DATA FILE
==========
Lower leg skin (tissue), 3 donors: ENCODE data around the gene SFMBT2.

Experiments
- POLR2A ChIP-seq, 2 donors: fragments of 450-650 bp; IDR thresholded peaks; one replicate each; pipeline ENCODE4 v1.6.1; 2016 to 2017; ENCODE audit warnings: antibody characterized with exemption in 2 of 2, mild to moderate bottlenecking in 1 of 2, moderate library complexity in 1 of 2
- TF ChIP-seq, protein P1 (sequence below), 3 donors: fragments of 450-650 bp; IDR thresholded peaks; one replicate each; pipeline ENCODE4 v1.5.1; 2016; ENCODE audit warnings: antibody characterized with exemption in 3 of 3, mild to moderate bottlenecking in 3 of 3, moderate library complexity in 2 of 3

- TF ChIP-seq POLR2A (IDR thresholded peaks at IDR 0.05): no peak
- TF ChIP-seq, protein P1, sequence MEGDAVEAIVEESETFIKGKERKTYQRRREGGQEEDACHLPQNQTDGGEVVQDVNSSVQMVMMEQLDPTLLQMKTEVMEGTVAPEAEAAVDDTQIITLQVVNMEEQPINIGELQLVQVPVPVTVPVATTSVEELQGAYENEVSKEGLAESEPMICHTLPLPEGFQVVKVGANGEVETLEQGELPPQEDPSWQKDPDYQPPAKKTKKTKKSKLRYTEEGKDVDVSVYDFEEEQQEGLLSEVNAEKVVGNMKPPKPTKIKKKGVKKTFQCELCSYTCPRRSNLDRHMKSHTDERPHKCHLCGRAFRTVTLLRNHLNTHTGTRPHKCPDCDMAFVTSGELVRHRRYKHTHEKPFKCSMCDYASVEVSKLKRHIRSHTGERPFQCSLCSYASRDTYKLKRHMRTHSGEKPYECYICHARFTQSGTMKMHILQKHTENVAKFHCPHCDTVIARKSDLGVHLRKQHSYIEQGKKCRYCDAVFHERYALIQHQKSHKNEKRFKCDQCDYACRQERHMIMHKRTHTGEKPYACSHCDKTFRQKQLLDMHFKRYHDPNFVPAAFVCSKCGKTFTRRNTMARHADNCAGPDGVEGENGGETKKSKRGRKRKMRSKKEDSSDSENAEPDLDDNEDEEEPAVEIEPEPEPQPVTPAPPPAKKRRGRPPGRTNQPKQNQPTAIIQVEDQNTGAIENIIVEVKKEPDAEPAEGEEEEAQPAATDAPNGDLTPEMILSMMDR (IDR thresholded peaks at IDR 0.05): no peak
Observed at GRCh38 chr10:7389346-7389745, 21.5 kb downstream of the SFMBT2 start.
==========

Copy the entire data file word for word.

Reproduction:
Lower leg skin (tissue), 3 donors: ENCODE data around the gene SFMBT2.

Experiments
- POLR2A ChIP-seq, 2 donors: fragments of 450-650 bp; IDR thresholded peaks; one replicate each; pipeline ENCODE4 v1.6.1; 2016 to 2017; ENCODE audit warnings: antibody characterized with exemption in 2 of 2, mild to moderate bottlenecking in 1 of 2, moderate library complexity in 1 of 2
- TF ChIP-seq, protein P1 (sequence below), 3 donors: fragments of 450-650 bp; IDR thresholded peaks; one replicate each; pipeline ENCODE4 v1.5.1; 2016; ENCODE audit warnings: antibody characterized with exemption in 3 of 3, mild to moderate bottlenecking in 3 of 3, moderate library complexity in 2 of 3

- TF ChIP-seq POLR2A (IDR thresholded peaks at IDR 0.05): no peak
- TF ChIP-seq, protein P1, sequence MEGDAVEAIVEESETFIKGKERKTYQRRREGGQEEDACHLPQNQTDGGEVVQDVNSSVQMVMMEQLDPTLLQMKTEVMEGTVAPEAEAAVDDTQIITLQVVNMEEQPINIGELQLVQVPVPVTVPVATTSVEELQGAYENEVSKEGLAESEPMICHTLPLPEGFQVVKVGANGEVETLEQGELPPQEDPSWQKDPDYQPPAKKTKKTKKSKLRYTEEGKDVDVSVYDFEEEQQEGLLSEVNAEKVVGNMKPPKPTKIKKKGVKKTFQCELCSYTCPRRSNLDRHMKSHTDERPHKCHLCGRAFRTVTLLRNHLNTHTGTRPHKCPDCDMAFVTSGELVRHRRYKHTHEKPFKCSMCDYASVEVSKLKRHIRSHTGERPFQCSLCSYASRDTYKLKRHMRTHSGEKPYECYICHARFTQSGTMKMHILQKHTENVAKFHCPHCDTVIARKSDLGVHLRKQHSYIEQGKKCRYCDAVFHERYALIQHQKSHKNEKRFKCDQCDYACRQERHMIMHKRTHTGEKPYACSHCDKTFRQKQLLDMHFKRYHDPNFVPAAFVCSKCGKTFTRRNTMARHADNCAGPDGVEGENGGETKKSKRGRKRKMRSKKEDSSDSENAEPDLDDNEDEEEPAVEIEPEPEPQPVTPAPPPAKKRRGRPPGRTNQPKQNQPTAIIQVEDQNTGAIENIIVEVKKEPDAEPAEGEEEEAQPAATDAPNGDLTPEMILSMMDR (IDR thresholded peaks at IDR 0.05): no peak
Observed at GRCh38 chr10:7389346-7389745, 21.5 kb downstream of the SFMBT2 start.